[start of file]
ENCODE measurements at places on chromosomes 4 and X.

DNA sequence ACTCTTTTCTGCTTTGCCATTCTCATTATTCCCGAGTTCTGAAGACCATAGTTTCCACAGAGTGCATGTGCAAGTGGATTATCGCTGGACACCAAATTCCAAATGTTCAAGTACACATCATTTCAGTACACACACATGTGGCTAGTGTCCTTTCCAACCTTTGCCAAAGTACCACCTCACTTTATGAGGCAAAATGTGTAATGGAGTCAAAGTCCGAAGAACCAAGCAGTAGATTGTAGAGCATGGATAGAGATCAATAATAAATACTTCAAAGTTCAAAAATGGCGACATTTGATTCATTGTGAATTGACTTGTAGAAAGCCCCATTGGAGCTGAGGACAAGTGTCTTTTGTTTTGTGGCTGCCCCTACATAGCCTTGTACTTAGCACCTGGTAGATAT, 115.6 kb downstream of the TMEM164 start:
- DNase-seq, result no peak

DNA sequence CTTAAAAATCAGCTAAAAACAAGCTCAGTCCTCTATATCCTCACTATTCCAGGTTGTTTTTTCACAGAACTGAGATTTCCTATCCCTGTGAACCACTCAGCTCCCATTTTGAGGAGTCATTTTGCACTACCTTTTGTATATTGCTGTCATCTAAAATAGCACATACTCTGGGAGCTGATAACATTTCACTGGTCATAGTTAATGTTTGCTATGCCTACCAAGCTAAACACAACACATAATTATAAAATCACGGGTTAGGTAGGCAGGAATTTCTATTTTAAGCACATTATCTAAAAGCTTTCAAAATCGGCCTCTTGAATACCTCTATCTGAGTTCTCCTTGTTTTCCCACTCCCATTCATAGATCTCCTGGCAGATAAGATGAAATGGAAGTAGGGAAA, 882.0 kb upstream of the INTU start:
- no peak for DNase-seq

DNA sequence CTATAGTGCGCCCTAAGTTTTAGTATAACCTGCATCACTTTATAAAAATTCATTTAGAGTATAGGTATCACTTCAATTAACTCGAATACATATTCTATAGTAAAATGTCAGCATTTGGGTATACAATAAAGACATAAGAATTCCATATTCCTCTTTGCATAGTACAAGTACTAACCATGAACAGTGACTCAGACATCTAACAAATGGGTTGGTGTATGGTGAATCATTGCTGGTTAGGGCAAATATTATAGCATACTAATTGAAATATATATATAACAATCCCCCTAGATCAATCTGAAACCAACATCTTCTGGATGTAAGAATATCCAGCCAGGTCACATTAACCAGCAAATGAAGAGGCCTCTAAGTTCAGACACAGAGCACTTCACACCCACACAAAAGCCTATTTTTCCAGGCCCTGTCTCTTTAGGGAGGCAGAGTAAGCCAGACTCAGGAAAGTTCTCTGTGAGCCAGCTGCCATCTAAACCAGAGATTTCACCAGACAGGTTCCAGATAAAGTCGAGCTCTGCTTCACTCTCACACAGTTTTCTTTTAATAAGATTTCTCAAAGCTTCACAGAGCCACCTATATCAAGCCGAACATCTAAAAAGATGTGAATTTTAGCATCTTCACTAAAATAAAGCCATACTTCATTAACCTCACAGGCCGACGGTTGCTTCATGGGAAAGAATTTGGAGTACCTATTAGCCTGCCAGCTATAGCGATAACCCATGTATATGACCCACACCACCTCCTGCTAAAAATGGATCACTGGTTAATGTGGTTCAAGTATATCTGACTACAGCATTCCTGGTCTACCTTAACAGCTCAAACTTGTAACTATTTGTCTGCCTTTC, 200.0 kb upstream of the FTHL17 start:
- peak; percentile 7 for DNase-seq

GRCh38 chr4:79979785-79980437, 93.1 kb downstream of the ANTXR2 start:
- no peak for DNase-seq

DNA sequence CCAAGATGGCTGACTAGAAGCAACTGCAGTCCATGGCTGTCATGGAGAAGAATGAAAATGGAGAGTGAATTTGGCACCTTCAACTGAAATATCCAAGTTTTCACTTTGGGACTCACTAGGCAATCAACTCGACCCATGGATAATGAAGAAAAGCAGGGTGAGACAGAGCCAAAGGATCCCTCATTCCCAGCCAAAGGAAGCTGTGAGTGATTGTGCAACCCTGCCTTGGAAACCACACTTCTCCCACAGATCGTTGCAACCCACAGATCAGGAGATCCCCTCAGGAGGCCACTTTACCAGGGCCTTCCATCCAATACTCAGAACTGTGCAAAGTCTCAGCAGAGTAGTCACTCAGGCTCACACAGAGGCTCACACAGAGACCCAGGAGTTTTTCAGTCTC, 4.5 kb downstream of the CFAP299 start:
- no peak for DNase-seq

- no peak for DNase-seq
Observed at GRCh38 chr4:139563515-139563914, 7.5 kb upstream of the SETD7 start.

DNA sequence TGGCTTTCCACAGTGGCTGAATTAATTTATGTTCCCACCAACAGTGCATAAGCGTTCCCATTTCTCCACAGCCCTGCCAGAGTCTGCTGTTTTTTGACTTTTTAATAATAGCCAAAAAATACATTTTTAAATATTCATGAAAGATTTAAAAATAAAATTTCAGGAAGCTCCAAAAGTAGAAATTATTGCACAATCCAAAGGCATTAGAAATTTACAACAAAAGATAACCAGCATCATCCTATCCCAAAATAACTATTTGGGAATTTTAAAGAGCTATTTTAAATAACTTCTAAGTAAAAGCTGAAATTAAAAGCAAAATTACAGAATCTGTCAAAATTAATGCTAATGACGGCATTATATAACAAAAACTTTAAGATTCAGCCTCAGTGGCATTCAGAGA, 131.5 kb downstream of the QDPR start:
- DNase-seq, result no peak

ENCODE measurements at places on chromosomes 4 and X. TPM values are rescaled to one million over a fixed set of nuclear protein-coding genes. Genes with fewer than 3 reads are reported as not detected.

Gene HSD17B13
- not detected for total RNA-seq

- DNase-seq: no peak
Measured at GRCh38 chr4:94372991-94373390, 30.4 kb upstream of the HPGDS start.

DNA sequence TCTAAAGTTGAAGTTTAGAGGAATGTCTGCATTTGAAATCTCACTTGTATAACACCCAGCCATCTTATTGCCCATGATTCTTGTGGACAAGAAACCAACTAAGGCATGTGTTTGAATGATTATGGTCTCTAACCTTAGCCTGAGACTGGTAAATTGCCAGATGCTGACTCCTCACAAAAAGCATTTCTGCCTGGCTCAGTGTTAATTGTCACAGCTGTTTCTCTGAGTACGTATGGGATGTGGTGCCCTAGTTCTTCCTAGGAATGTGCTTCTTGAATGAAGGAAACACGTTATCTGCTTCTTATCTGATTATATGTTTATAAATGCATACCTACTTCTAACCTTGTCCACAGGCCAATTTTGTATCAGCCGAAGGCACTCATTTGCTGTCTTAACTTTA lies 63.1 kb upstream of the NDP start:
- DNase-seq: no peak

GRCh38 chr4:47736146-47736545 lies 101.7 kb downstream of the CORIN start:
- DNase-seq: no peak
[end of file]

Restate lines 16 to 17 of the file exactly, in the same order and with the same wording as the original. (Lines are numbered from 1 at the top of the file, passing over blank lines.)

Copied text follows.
ENCODE measurements at places on chromosomes 4 and X. TPM values are rescaled to one million over a fixed set of nuclear protein-coding genes. Genes with fewer than 3 reads are reported as not detected.

Gene HSD17B13